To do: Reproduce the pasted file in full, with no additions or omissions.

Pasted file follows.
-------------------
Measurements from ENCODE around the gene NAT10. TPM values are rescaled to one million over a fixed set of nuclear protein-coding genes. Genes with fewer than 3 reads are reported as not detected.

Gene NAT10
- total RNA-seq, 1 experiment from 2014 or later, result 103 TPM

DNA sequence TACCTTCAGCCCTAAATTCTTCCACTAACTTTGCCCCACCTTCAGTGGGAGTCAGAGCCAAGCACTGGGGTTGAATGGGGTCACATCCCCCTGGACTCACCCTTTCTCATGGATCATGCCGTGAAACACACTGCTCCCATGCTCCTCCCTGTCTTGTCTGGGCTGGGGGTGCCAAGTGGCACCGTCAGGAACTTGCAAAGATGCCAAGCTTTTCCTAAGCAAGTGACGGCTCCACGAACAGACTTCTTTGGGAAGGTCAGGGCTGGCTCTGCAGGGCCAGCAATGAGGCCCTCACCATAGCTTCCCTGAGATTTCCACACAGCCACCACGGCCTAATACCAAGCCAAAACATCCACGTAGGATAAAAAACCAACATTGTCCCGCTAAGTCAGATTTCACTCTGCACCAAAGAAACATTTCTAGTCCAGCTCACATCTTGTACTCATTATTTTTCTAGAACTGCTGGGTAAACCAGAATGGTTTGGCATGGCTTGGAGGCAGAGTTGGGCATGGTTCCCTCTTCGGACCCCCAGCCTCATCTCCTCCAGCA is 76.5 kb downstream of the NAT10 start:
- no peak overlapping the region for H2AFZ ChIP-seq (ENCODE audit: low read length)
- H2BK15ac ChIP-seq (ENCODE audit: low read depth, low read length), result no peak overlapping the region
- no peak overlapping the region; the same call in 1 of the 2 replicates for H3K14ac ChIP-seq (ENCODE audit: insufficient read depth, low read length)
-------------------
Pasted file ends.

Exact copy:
Measurements from ENCODE around the gene NAT10. TPM values are rescaled to one million over a fixed set of nuclear protein-coding genes. Genes with fewer than 3 reads are reported as not detected.

Gene NAT10
- total RNA-seq, 1 experiment from 2014 or later, result 103 TPM

DNA sequence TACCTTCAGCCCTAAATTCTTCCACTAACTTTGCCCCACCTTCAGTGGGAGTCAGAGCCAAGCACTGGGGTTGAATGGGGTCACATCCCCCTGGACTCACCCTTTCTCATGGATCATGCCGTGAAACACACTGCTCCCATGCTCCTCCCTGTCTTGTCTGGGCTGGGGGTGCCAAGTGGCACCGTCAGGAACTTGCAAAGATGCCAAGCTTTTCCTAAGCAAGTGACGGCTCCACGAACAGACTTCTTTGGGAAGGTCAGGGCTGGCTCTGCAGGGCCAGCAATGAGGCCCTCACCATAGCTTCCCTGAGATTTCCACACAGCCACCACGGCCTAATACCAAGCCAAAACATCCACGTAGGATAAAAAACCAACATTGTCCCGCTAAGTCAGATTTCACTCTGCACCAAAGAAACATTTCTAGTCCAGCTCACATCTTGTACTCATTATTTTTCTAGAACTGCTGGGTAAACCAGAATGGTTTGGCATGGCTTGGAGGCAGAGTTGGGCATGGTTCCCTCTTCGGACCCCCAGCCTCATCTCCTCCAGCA is 76.5 kb downstream of the NAT10 start:
- no peak overlapping the region for H2AFZ ChIP-seq (ENCODE audit: low read length)
- H2BK15ac ChIP-seq (ENCODE audit: low read depth, low read length), result no peak overlapping the region
- no peak overlapping the region; the same call in 1 of the 2 replicates for H3K14ac ChIP-seq (ENCODE audit: insufficient read depth, low read length)